Avoiding fees is made easier when you have notifications and alerts that actually work in your favor, rather than against you. Too many banks fail to offer these notifications when they’re most relevant, leading to more fees and fines that could be totally preventable. 

For instance, you can set up notifications for when your balance is low to avoid an overdrawn checking account fee, or you can set up a bill pay notification to remind you to pay your credit card bill instead of waiting for a paper statement at the the end of a statement cycle.

With mobile banking platforms and neo-banks, you maximize visibility into your accounts and never have to wonder what’s going on behind the scenes. This is the way of the future for better banking and greater financial literacy for all.

What To Look For in No-Fee Checking and Banking Accounts

  1. What are the monthly fees?
  2. Is there a minimum balance requirement?
  3. Does it have overdraft protection?
  4. Are there fees for ancillary services?

We’ve given you the building blocks of a great checking or banking account and pointed out why no-fee services work to your advantage. Now it’s time to go from theory to practice and discover which accounts actually deliver the no-fee experience you want as a customer.

But like all things in the world of personal finance, policies and programs change rapidly, often in the span of just a few weeks. A great offer might appear out of nowhere, only to disappear once again and result in a missed opportunity.

Therefore it’s in your best interest to learn a methodology that will let you analyze financial products in an efficient way and be ready to jump on the best offers when available.

So much of financial well-being is about seizing opportunities at the right place and time, and that’s one of our main priorities in the Steady mission.

Let’s talk about what to look for in no-fee checking and banking accounts so that you can seek out the most beneficial financial products and skip the ones that may look good on the surface but are secretly filled with fees.

What Are the Monthly Fees?

Not all banks are upfront about their monthly fees, which is why you should research fully and read user reviews if necessary. Find out if those monthly fees apply, what they entail, and if they can be avoided through certain agreements and procedures.

If you want to skip the possibility of fees entirely, look for banks that are primarily online and don’t have the large brick-and-mortar infrastructure of established institutions.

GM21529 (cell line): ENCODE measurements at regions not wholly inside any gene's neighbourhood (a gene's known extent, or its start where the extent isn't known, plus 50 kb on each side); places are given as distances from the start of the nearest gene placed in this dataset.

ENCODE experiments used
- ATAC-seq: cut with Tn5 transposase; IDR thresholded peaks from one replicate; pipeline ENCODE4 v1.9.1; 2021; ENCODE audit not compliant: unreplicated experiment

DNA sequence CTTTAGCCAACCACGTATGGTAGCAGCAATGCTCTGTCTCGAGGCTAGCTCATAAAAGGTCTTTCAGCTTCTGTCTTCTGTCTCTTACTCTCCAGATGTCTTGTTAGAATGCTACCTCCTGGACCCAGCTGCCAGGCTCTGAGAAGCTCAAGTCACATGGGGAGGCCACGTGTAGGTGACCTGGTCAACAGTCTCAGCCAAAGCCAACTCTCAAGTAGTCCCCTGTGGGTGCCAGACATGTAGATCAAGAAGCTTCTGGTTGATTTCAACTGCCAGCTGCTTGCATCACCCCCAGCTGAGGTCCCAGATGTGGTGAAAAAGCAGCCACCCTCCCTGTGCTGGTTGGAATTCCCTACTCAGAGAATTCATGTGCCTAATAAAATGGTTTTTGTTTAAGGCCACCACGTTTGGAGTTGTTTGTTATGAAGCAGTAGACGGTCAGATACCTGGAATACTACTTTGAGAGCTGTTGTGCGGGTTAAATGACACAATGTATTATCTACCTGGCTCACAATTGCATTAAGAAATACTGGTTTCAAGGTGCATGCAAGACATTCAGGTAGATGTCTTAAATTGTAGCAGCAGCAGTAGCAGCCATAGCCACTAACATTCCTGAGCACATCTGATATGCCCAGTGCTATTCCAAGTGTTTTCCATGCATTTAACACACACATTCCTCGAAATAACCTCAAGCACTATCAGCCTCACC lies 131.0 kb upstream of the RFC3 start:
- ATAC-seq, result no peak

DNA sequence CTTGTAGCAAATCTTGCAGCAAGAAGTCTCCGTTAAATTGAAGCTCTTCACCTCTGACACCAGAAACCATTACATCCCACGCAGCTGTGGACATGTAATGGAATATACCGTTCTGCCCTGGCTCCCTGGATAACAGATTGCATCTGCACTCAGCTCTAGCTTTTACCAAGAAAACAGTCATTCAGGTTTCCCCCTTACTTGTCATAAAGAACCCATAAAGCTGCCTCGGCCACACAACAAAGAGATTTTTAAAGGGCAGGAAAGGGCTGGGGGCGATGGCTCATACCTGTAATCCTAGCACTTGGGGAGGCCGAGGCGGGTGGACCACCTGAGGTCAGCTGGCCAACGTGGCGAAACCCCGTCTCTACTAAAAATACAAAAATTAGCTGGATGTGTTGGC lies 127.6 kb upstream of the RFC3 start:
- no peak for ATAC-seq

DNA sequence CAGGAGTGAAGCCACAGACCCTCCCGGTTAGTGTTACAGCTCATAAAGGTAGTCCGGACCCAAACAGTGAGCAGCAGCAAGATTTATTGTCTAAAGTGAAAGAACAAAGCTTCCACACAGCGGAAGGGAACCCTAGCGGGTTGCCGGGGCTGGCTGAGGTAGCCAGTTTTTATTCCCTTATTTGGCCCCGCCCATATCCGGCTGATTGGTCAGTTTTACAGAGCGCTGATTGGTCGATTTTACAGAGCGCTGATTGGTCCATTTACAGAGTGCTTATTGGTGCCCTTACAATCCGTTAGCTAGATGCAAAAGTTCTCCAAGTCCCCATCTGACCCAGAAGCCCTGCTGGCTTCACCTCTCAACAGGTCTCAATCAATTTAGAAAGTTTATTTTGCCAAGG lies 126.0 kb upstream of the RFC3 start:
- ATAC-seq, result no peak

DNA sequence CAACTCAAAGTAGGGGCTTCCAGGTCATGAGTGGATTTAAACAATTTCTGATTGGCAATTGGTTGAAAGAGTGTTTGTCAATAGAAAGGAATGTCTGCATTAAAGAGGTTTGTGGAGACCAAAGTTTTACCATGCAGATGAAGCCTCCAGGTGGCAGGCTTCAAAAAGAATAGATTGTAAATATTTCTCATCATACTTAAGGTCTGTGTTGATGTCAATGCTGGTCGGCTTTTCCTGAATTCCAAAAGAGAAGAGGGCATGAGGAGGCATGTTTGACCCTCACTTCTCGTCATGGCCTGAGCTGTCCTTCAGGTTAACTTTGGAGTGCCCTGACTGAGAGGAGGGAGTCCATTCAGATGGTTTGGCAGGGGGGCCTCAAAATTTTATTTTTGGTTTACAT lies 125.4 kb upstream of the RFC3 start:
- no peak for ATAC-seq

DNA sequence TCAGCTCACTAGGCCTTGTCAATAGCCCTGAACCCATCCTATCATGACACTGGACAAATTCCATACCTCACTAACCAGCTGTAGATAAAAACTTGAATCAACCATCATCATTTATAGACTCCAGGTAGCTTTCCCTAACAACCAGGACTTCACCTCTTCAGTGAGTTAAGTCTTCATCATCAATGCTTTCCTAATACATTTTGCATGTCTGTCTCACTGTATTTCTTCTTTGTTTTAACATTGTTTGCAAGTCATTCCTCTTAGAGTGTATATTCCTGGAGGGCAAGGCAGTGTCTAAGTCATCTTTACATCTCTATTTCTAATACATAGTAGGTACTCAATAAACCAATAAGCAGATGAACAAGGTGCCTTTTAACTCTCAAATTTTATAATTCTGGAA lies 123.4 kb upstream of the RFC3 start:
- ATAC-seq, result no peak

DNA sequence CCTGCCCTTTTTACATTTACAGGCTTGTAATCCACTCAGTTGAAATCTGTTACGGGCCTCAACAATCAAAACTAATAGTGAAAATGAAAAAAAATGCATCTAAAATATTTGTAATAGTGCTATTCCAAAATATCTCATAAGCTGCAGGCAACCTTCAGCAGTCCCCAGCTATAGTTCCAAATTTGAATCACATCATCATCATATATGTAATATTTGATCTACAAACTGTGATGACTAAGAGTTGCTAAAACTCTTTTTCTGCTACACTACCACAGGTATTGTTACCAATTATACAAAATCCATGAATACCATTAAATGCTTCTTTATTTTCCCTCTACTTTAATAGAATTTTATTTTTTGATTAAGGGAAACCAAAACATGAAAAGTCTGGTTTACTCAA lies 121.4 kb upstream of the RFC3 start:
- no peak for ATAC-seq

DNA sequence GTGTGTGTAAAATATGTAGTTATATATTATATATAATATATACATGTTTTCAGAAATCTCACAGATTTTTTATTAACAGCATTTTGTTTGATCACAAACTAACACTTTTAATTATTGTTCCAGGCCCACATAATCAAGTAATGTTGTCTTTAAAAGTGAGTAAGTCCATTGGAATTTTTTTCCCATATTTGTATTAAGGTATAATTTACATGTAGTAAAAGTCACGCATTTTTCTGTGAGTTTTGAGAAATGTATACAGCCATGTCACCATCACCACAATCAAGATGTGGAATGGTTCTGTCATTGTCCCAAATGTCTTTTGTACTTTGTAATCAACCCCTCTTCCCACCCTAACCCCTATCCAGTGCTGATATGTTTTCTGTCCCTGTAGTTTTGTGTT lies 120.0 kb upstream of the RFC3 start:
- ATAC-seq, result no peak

Also, be aware that different types of accounts - checking, savings, credit building - are often available from the same banks but could have different fee structures. Read the fine print not only for the bank itself but also for the individual financial products and services they offer.

Is There a Minimum Balance Requirement?

Review all balance requirements before committing to a new bank account of any kind. Some banks will charge fees if you don’t immediately transfer a certain amount of money, while others will fine you every time your balance dips below a set amount.

As always, it helps to be conscious of your balances to avoid financial strain, but you shouldn’t have to be fined for these arbitrary reasons.

Make sure all new accounts have no minimum balance requirements ever - not just in certain situations. Minimum deposits, minimum daily balance, whatever the account agreement may be, the best checking accounts do not hassle you with minimums.

Does It Have Overdraft Protection?

While it seems like a no-brainer on paper, overdraft protection can sometimes come back to bite you when fees start piling up.

Instead of automatically enabling overdraft features, look into the exact mechanisms used by banks before you climb aboard. For example, some banks offer a next-day grace period after a transaction, while others are more strict and immediate with their policies. 

It may be in your best interest to deactivate these protections and instead commit to more vigilant financial intelligence using tools that keep you in the know.

Are There Fees for Ancillary Services?

ATM access, debit cards, strong interest rates, and other features are often used to entice new customers to banks. However, these ancillary services aren’t always free, despite marketing departments’ best efforts to make them appear so.

Always look out for those asterisks and see what’s really going on behind the scenes with ancillary services, especially if they seem too good to be true. 

On the other hand, many mobile-first banks often include great extras but lack physical locations and may not have the best phone-based customer service. As with all things in banking and consumer choices at large, it’s a matter of tradeoffs.

That’s the beauty of a service like Steady; it gives you tons of useful info about the best banks on the scene and offers great incentives to get you started. 


With the right strategy and selection criteria, you can finally work with financial institutions that won’t nickel and dime you at every turn. We’ve outlined the best ways to find no-fee checking and banking accounts so that you don’t have to endure a trial-and-error experience.

To make things even easier, Steady can serve as a gateway to a broad array of financial resources you can trust, giving you even greater time-saving and personalization to the way you earn more income.

It’s a proven equation: follow the best practices established here, and connect with top-ranked services through Steady, including our powerful Income Passport that compiles all your income sources into one easy-to-submit document. That way, you’ll never have to worry about staying organized again, no matter how you earn your money.


7 Common Banking Fees and How to Avoid Them | CNBC

12 Types of Fees Banks Charge | Money Crashers

The Ins-And-Outs of Bank Fees | Investopedia